- Princess Cruises: Youth Centres and Teen Lounges are incredibly popular, with trained counsellors part of the package. The Princess Pelicans (3-7) deliver dance and pyjama parties, funfairs and art projects, while Shockwaves (8-12) has video games, talent shows, California Science workshops, theme nights and plenty more. Meanwhile, the teenagers can look forward to exclusive Lounges, PS2/PS3, movies, sports tournaments, mocktail comps, makeovers and dance classes. The DJ workshops are also a big favourite. Princess also restricts the number of children travelling on a cruise, just like P&O.
Babysitting is an option on many lines. Some offer in-cabin babysitting, which has an additional cost, but this isn't always the case. The most common form of evening babysitting is a slumber party-style drop-off centre with a small charge. Be sure to check with Cruise Sale Finder when you book.
Quality time for the whole clan
With such a vast array of activities, you'd be forgiven for thinking you will never see your kids and end up wondering what they look like. However, there are plenty of opportunities for quality family time onboard. Children's programs are not compulsory, and they can attend some days and not others, so you can partake in the many entertainment options as a family. Lots of ships have mini-golf and rock climbing walls, while the biggest cruises offer carousels, ice skating, bumper cars and surf simulators. Organised events are also great for family participation - imagine teaming up for karaoke, taking dance lessons or cooking classes. Learning something new together is an excellent way to get in a little bonding.
Meal times are another family affair. There are menu options for kiddie tastes in the main dining room and buffets are good for picky eaters, they can also choose exactly how much they want. A night at one of the speciality restaurants is a great treat for older kids, especially those with adventurous palates.
Sleeping Arrangements: interconnecting cabins and quads
A typical cruise cabin is set up with a twin or double bed, but families have options to sleep three, four or more. Triple or Quad cabins have pull-down bunks for little ones, or you can book suites and interconnecting cabins. As an example, P&O Australia has a range of interconnecting cabins in quad-quad, quad-twin and triple-triple configurations which accommodate a range of different sized family groups. Older children will likely enjoy having their own space, while parents will appreciate the ability to check on them through the connecting door!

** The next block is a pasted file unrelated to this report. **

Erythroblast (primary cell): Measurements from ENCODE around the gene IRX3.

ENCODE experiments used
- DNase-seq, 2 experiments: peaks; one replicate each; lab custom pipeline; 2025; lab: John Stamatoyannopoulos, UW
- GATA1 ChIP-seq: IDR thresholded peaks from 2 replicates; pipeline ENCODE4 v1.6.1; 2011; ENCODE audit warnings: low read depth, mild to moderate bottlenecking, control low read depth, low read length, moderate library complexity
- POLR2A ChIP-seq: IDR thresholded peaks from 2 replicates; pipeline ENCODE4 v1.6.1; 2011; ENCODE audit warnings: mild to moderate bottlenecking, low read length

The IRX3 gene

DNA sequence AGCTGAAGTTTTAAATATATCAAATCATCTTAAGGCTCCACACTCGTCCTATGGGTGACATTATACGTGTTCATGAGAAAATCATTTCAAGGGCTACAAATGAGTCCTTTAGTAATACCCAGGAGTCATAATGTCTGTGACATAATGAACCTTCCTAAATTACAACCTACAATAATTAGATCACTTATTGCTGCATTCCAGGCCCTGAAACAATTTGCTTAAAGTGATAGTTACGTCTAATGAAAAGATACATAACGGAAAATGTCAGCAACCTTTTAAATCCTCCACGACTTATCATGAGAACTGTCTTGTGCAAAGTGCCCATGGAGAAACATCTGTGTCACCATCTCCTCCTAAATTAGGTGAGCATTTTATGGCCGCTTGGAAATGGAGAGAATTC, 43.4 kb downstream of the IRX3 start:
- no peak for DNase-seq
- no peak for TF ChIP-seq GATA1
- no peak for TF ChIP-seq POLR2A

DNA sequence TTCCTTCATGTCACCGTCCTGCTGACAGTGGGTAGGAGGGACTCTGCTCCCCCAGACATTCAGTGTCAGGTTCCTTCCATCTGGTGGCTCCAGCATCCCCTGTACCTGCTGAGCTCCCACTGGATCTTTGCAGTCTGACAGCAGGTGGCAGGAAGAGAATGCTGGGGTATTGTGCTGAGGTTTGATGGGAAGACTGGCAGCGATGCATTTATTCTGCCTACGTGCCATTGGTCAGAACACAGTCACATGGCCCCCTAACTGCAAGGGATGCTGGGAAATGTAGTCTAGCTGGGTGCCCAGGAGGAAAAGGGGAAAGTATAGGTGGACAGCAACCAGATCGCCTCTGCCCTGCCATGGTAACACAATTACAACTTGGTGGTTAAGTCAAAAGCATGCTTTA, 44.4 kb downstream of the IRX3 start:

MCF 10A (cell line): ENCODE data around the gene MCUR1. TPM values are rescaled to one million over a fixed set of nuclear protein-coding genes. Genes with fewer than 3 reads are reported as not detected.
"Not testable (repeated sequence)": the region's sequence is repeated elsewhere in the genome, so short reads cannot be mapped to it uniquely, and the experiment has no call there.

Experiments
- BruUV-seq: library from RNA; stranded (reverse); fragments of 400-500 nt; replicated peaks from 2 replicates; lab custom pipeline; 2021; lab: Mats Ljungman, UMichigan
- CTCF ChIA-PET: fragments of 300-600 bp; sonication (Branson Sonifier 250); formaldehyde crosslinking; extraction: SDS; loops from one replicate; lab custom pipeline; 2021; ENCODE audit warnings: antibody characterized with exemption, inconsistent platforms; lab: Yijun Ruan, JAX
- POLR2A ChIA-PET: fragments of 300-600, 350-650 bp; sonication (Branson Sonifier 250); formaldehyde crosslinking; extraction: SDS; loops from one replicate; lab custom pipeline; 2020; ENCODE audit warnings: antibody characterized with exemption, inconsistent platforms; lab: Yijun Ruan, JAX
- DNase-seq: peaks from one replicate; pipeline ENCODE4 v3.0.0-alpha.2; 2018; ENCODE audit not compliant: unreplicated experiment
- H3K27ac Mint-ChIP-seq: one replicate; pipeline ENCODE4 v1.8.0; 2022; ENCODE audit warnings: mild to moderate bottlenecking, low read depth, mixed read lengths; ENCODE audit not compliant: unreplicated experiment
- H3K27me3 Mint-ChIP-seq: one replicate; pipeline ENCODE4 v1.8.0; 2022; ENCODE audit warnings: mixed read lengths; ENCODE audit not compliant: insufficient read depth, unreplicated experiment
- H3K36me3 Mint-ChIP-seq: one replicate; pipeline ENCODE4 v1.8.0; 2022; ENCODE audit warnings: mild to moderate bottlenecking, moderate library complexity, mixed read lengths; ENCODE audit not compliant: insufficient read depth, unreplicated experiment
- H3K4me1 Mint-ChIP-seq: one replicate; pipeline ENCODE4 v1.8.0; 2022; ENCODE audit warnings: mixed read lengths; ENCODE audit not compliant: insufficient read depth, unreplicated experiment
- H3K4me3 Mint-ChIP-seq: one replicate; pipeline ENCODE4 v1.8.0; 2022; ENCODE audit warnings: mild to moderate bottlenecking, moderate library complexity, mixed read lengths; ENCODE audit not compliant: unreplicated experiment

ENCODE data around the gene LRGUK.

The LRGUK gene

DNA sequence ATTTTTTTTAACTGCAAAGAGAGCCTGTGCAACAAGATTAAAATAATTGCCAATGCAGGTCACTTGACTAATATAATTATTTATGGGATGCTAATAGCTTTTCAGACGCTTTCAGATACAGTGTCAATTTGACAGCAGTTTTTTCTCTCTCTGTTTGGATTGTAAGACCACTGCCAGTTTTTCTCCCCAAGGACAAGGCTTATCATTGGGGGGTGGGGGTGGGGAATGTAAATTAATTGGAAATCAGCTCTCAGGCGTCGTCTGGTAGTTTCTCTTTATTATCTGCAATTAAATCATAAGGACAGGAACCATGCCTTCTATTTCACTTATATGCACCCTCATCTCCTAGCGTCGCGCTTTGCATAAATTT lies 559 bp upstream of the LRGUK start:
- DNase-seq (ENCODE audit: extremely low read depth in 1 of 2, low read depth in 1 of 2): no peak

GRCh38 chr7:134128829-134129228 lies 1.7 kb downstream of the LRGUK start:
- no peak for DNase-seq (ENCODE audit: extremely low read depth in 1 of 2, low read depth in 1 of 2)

Packing for a Family Cruise
Babies and toddlers require a bit of pre-planning. Some lines, such as Royal Caribbean, offer diaper and baby food delivery, but these are at a premium. Bringing your own is the most convenient and cheapest option and food can be kept in your cabin fridge. For older kids, consider bringing some of their favourite snacks, just in case.
Make sure the little ones have appropriate clothing, including nice pants and shirts or dresses for formal evenings. Other essentials include sunscreen, sunhats, sunglasses and swimwear. Motion sickness tablets are a great idea, as are watches for kids old enough to use them, so they can meet up on time. Handy miscellaneous items include toys, ziploc bags for a multitude of uses, sticking plasters to avoid a trip to the medical centre for minor grazes, disposable cameras, activity books and a portable DVD player. On shore days, and even cruising days, pack a change of clothes for kids in their or your backpack.
Get in touch, your tips...
The most important thing to remember on a family cruise is to have fun! Spending time together is a blessing, and to do it in a place with built-in entertainment, no cooking or cleaning and exotic ports to explore is even better. Find the right family-friendly cruise at Cruise Sale Finder and sale away with the whole crew.
Do you have any tips for travelling with little ones? We love to hear from you so please add your comments below.